Arriving in Bangkok was a trip in itself. We’d been traveling for an entire day and were exhausted. I was so excited when we arrived that I left my debit card in the ATM at BKK after withdrawing the first round of Thai Baht. That led to weeks of great fun over the phone with my bank, but I got over it pretty quickly. It was around 2PM in Thailand when we were dropped off in the Khao San Road area. 13 hours later and I was waking up in our tiny guesthouse room, my girlfriend beside me just as amped as I was for the next six months in Asia. We knew it wasn’t quite time to head out into the streets yet, so we started browsing through our one travel guide, psyching ourselves up even more for an imminent, life-changing adventure.
Khao San was not an ideal place for us to be. Its very essence conflicted with our notions of what this trip was supposed to be for us: cultural integration and authenticity. Khao San caters to backpackers and tourists who are more comfortable around large groups of other backpackers and tourists. I’m not hating on other peoples methods of and motives for traveling; to each their own, whatever floats your boat, and all that good stuff. The fact that anyone took the time and resources to up and leave the comfort of home to come and experience Asia is, for the most part, respectable in itself. But for us, we wanted to see what the people were like, and what they would think of us. And we noticed a stark difference between the locals whose industry forced them to focus on the perceived wants and needs of Westerners versus the locals who were just themselves. But interestingly, it was the former that really made me take note of my own personality and how that sometimes-troublesome mentality that I adopted in my youth was not always the healthiest way to project myself to the rest of the world.
It really bugs me when people try to rip me off, mess with me, or disrespect in me in any way. It happened a lot when I was a kid and I let it happen because I was afraid to stand up for myself. In order to counter that as I got older, I sort of went too far in the opposite direction; I actively looked for people who may be “doing me wrong”, as I saw it. This is not a good thing, at all, especially in a foreign country where every visitor is a representative of their homeland and the surrounding culture is not quite what you are used to. It’s not that I went around starting fights with everyone giving me cut eye or gawking at the absolutely gorgeous woman by my side who looks more like them than she looks like me. But I did have to learn, occasionally with vehement insistence from my equally strong-minded girlfriend, to tone down the energy I projected and just take in the experience for what it was. There are a lot of phenomenally good people where we traveled, exquisitely beautiful on the inside, and that was where my focus began to shift as our travels progressed. Coupled with the aesthetic beauty of the towns, the tropical nature intermingling with the urban, the delicious cuisine, and the exotic character of our surroundings (because despite occasional similarities, Bangkok and other SEA cities and villages are nothing like where I grew up) that first day in Thailand is one I will never forget.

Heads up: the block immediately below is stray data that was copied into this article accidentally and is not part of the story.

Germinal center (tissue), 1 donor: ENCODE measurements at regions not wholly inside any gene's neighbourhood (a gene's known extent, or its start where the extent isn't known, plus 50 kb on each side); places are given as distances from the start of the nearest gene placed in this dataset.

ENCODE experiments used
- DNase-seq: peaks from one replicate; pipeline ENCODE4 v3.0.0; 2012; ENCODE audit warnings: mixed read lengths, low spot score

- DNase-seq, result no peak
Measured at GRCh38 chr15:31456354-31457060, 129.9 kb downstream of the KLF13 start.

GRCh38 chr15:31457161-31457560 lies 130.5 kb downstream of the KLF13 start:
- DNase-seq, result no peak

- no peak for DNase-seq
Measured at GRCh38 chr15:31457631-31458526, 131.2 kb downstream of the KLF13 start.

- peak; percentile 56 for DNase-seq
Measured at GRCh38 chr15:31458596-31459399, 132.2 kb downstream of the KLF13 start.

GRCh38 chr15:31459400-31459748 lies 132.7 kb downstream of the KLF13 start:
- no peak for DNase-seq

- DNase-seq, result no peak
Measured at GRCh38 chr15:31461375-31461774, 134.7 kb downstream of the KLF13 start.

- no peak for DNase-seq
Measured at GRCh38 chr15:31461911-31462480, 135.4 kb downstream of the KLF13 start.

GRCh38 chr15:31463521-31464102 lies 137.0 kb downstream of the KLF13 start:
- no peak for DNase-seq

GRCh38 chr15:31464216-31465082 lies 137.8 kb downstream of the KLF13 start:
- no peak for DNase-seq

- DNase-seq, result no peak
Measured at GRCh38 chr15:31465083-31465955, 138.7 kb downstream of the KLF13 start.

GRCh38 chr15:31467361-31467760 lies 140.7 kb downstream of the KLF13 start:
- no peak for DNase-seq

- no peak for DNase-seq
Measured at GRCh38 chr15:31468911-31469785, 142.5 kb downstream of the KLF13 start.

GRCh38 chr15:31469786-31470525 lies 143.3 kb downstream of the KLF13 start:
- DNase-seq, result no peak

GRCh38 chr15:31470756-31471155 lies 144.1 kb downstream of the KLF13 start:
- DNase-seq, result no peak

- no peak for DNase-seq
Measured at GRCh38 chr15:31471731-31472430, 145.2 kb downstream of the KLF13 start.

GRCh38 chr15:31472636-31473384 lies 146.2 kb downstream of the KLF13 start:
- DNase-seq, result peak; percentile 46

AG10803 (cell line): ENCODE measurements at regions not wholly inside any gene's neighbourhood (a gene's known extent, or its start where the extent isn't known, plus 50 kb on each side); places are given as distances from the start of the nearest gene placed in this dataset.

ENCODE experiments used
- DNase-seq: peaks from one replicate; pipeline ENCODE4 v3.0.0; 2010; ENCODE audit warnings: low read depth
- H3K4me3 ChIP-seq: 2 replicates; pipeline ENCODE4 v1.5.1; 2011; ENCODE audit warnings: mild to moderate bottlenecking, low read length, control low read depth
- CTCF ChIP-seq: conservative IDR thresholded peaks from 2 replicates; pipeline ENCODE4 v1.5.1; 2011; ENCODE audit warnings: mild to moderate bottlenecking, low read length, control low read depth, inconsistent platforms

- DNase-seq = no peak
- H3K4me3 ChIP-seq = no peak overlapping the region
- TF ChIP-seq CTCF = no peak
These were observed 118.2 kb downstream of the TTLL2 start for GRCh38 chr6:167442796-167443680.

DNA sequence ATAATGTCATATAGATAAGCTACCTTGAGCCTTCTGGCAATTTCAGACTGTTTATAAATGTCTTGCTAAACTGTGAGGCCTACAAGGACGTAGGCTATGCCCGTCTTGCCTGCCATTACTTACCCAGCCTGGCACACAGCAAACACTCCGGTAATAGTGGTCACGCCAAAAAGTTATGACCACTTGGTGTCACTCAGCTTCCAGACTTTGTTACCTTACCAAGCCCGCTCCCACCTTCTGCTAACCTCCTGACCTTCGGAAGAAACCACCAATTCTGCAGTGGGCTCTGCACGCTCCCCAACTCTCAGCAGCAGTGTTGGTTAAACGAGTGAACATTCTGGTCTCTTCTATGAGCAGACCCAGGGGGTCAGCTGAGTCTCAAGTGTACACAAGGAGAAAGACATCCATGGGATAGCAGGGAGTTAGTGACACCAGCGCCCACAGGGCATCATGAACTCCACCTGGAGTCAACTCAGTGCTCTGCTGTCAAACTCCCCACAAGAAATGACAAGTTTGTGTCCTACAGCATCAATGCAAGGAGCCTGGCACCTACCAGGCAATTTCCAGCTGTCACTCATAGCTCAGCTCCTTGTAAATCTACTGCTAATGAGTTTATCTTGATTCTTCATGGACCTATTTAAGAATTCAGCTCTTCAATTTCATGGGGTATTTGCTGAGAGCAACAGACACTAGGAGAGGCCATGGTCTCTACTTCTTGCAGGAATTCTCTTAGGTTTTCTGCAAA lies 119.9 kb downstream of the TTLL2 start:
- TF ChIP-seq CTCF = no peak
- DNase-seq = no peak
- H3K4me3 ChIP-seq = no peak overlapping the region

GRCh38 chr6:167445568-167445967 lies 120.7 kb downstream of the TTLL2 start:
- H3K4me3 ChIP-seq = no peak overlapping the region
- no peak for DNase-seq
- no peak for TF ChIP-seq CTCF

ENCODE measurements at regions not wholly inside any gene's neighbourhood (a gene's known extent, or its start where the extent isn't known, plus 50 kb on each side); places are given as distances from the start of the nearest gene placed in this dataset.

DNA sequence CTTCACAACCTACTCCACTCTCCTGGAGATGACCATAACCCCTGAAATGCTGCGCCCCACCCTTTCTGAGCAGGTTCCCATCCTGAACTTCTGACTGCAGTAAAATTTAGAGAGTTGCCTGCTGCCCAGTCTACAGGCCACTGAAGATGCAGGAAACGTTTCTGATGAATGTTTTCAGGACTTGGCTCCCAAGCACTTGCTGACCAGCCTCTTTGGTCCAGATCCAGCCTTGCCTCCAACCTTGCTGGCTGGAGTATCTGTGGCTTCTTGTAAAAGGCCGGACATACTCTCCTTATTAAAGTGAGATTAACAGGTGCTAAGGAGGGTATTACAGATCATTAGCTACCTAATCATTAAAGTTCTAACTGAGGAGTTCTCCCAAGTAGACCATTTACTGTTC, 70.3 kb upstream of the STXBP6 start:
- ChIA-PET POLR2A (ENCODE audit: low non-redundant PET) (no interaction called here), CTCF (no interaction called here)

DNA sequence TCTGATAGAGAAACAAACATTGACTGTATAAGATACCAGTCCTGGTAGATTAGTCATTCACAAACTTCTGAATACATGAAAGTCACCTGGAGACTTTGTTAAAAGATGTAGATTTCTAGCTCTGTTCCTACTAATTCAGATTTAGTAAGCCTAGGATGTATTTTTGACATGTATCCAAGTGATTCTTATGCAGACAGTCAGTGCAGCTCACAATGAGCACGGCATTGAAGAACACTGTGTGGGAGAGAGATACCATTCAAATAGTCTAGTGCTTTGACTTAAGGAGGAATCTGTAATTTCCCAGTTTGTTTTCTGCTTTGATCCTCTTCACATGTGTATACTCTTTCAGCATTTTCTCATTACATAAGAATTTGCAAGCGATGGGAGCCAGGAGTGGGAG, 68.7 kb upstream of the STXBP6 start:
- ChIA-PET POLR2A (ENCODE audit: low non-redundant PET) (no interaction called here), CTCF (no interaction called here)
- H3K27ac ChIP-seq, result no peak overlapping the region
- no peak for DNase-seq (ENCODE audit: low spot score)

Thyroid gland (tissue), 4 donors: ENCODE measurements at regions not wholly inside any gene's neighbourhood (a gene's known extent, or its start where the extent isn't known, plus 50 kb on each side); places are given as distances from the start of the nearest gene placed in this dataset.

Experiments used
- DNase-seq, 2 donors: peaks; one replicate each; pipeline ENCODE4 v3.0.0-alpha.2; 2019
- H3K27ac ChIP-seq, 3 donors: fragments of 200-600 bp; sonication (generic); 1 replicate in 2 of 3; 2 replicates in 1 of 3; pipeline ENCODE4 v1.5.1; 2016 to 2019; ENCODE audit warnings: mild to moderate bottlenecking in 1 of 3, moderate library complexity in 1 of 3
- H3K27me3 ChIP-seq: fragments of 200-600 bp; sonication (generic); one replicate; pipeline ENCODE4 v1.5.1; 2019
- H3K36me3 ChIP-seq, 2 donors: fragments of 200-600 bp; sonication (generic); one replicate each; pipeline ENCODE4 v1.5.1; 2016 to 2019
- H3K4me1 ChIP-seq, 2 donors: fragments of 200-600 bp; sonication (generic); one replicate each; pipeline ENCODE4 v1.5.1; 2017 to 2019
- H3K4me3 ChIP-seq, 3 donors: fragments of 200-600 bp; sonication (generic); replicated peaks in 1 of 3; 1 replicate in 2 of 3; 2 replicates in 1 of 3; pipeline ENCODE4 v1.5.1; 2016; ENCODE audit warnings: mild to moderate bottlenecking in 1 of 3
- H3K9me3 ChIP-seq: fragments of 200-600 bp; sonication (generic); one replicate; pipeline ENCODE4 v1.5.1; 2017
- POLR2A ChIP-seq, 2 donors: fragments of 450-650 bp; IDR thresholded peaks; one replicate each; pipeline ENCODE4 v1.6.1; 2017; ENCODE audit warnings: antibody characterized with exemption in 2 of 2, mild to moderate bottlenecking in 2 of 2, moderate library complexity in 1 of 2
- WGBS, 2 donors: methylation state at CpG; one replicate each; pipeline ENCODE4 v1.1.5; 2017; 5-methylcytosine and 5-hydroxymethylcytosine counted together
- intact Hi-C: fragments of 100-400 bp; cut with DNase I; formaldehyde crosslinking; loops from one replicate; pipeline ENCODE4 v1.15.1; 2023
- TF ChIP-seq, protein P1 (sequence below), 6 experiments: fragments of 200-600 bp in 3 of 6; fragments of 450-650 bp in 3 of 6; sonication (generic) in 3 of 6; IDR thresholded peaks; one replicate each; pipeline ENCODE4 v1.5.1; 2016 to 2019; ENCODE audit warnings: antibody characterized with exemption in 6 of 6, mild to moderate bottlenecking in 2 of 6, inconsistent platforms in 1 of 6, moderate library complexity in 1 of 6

So we left the guesthouse at 6AM and started walking in the opposite direction of Khao San, ending up in a tiny, dark back alley where a pleasant older lady was frying up whole fish, sautéing vegetables and meats, and steaming rice. We got one of everything and it cost us the equivalent of $2.75 CAD. I’m not lying when I say we shed the occasional tear of joy at how sick this experience already was from the beginning. We sat on tiny plastic chairs (I often needed to squeeze two together because I’m not the tiniest dude you ever saw) and we just absorbed where we were, what we were doing, and how we literally had no fear for what lay in our path, most of which we didn’t even know of until the moments leading up to this adventure or that. The sun was blistering hot. Somber, shoeless monks roamed the streets collecting alms. Skewers of beef, chicken liver, and, I kid-you-not, BBQ earthworms were being sold from tiny vendors for practically pennies…and Teresa and I were truly happy, without a care in the world.
Ready to roll out in Thailand